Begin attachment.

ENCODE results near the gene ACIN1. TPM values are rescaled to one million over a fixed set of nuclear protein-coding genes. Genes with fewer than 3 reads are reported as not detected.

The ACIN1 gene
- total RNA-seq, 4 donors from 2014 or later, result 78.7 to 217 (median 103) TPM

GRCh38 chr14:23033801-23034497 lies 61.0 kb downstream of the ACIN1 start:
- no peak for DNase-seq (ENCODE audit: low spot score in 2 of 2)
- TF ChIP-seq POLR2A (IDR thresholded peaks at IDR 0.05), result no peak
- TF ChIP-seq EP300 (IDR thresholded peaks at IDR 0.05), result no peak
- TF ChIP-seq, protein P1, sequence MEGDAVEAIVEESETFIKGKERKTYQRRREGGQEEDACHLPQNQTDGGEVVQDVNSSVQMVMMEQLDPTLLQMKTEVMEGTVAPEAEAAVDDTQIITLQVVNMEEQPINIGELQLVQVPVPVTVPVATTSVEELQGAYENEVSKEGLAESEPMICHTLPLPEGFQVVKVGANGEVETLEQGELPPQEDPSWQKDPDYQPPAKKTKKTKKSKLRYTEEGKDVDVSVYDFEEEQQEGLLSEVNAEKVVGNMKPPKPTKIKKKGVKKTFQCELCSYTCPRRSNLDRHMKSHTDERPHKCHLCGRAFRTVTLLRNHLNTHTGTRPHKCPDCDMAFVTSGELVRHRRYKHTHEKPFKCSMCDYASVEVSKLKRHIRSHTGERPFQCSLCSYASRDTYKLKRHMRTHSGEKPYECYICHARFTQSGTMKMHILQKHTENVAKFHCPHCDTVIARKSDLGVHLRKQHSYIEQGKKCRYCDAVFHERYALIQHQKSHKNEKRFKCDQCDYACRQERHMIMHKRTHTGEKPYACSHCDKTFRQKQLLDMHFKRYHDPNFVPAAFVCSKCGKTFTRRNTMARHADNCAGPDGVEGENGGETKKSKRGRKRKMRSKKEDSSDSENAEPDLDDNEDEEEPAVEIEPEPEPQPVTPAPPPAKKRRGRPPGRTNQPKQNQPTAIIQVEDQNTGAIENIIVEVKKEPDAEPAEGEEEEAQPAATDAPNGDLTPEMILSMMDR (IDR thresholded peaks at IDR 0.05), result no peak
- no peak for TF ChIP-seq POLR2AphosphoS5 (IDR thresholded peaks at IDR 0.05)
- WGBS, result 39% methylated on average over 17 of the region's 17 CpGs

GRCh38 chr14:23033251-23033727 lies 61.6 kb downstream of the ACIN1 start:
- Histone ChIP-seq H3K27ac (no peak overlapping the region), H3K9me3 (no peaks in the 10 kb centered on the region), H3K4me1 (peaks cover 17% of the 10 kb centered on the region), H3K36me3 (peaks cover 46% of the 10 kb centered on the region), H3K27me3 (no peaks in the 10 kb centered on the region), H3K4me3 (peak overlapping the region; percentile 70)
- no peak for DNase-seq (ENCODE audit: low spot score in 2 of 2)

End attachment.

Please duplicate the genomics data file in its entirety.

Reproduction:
ENCODE results near the gene ACIN1. TPM values are rescaled to one million over a fixed set of nuclear protein-coding genes. Genes with fewer than 3 reads are reported as not detected.

The ACIN1 gene
- total RNA-seq, 4 donors from 2014 or later, result 78.7 to 217 (median 103) TPM

GRCh38 chr14:23033801-23034497 lies 61.0 kb downstream of the ACIN1 start:
- no peak for DNase-seq (ENCODE audit: low spot score in 2 of 2)
- TF ChIP-seq POLR2A (IDR thresholded peaks at IDR 0.05), result no peak
- TF ChIP-seq EP300 (IDR thresholded peaks at IDR 0.05), result no peak
- TF ChIP-seq, protein P1, sequence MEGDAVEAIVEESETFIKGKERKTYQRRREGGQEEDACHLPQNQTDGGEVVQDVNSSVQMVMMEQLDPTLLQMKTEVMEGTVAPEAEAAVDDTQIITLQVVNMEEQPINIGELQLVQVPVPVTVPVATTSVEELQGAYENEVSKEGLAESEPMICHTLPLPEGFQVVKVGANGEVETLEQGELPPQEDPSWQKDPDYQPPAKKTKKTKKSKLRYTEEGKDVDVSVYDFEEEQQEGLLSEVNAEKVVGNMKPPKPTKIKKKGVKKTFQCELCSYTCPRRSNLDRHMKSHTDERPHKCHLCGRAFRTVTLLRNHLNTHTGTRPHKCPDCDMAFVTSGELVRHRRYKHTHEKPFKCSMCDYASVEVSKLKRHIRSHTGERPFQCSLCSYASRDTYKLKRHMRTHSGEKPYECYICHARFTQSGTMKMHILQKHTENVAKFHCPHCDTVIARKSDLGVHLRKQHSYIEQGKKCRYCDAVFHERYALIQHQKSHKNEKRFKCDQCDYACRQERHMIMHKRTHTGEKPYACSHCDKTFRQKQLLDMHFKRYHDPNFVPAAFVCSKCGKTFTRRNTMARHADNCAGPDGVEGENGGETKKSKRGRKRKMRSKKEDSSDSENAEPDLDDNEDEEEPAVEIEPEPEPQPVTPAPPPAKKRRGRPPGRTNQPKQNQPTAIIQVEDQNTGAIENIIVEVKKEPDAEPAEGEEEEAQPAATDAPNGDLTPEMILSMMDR (IDR thresholded peaks at IDR 0.05), result no peak
- no peak for TF ChIP-seq POLR2AphosphoS5 (IDR thresholded peaks at IDR 0.05)
- WGBS, result 39% methylated on average over 17 of the region's 17 CpGs

GRCh38 chr14:23033251-23033727 lies 61.6 kb downstream of the ACIN1 start:
- Histone ChIP-seq H3K27ac (no peak overlapping the region), H3K9me3 (no peaks in the 10 kb centered on the region), H3K4me1 (peaks cover 17% of the 10 kb centered on the region), H3K36me3 (peaks cover 46% of the 10 kb centered on the region), H3K27me3 (no peaks in the 10 kb centered on the region), H3K4me3 (peak overlapping the region; percentile 70)
- no peak for DNase-seq (ENCODE audit: low spot score in 2 of 2)